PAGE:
The chapter under review “Learning capacities” presents four learning capacities found in infants, namely classical and operant conditioning, habituation, and imitation. This paper aims to summarize the main ideas and findings of the chapter.
Classical conditioning is a type of learning that is possible due to the existence of newborn reflexes. It appears as a result of combining a neutral stimulus with another stimulus that can lead to a reflexive response. In the case when neutral stimulus can successfully cause a reflexive response in a baby, the former is called conditioned stimulus whereas the latter – conditioned response.
Operant conditioning refers to knowledge acquisition through active interaction with the environment. The results of the child’s actions can be reinforcing (if the consequence is pleasant) or punishing (if the outcome is unpleasant).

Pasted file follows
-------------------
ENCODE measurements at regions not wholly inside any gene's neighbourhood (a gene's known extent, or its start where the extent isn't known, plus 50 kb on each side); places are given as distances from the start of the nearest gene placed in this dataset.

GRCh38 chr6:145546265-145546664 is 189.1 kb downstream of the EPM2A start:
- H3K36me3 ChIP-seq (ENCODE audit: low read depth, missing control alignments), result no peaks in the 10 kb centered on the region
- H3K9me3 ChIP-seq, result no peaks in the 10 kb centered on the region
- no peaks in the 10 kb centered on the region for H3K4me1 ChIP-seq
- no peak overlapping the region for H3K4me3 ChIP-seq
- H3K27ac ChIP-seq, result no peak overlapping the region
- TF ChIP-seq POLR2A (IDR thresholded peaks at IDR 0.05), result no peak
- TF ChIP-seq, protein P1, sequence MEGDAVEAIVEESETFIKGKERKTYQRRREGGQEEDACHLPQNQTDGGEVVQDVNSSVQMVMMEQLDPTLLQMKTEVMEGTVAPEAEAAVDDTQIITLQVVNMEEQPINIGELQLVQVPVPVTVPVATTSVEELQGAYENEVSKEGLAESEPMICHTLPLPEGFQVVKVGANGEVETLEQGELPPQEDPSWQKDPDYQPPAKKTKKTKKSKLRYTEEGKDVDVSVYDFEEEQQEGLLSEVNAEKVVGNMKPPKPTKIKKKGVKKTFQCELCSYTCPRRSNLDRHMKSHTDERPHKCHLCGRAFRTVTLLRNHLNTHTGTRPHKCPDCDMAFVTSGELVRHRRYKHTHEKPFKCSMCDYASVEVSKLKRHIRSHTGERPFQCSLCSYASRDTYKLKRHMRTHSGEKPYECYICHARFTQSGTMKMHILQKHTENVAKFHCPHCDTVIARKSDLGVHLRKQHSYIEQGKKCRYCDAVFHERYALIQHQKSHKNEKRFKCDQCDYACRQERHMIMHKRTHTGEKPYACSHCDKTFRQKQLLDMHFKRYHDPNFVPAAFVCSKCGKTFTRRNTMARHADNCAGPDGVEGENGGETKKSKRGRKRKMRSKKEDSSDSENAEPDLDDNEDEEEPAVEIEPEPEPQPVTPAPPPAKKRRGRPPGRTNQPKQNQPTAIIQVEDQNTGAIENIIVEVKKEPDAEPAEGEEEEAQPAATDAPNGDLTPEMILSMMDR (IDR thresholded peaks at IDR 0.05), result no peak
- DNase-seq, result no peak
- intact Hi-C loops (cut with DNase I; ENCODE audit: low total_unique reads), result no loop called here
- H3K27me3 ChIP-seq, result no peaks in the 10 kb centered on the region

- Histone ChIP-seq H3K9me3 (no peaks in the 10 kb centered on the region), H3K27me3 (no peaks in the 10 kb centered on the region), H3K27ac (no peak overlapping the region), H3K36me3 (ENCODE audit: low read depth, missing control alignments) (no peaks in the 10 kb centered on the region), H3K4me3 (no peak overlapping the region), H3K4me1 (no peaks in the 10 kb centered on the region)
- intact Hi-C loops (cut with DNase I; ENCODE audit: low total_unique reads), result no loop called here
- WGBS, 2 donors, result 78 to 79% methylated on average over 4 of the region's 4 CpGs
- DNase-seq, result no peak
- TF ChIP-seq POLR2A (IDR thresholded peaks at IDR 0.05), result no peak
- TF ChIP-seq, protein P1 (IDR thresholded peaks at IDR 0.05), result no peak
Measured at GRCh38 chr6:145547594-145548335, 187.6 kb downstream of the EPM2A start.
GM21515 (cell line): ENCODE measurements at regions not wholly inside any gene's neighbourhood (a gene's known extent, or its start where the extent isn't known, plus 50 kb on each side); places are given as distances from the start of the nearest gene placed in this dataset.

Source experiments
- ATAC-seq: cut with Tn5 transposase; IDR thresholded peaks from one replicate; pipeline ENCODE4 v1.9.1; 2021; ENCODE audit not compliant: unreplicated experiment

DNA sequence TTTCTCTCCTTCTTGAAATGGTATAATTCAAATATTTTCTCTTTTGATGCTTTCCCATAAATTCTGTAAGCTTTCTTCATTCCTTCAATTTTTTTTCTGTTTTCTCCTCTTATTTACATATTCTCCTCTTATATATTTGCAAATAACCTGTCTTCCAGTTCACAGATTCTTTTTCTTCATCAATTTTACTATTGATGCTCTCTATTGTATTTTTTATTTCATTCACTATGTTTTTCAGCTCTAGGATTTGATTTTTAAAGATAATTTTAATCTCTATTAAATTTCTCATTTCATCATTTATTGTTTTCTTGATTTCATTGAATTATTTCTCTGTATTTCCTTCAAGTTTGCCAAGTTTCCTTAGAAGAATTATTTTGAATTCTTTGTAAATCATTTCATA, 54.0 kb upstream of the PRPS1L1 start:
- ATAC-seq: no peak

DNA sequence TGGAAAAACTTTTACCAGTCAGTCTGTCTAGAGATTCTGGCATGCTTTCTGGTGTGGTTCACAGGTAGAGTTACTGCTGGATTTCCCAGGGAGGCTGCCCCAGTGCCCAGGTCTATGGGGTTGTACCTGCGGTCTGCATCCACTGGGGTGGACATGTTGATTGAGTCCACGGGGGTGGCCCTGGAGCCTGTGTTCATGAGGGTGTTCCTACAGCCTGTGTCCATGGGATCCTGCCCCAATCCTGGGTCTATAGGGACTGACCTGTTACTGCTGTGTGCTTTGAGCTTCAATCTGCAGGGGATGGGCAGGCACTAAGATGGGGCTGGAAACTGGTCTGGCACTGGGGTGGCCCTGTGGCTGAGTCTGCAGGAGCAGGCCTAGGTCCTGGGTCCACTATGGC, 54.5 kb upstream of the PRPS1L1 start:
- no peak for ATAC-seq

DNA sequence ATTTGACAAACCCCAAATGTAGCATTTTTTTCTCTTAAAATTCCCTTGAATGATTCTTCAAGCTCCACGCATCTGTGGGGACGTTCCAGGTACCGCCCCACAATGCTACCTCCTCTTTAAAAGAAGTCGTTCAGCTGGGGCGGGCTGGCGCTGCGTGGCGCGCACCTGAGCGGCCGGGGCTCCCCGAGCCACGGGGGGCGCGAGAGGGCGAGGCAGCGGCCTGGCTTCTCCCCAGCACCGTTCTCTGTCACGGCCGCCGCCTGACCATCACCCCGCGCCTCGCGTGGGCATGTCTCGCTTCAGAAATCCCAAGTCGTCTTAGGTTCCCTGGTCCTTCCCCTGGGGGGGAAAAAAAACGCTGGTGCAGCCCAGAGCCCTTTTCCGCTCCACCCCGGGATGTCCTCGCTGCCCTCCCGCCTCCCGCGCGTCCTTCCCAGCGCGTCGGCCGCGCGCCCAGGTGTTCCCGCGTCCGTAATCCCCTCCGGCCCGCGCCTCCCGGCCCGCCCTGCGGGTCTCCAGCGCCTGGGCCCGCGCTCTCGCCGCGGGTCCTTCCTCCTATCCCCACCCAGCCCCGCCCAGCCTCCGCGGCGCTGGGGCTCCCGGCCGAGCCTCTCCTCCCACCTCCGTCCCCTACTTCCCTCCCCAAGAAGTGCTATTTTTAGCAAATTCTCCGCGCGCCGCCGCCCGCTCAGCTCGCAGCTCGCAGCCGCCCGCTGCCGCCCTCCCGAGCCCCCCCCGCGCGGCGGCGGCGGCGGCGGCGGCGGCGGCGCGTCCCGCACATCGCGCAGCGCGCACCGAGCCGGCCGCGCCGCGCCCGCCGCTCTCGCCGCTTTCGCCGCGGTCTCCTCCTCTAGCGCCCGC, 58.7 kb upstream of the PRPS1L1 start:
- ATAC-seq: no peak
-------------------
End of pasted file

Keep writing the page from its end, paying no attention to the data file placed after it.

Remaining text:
Infants’ brains are naturally attracted to novel stimuli to ensure their intellectual development. The habituation process implies that the strength of an infant’s response to certain stimuli will reduce with the increased frequency of exposure to it. Thus, there is a negative association between an object’s familiarity and interest. The appearance of new stimuli in the well-known environment returns high levels of interest and engagement in infants or, in other words, leads to recovery.
Imitation refers to knowledge acquisition through copying the behavior of others. Some scholars consider that an infant’s ability to imitate is strongest the first two months after birth, but it gradually declines as the baby grows older. Other researchers argue that older kids do not lose the ability to imitate; rather, the time between observation and copying extends.
Although the scientific knowledge concerning children’s learning capacity is by no means exhaustive, the current understanding of infants’ mental processes can facilitate healthcare practice and medical research.
Berk, L. (2017). Development Through the Lifespan (7th ed.). Pearson.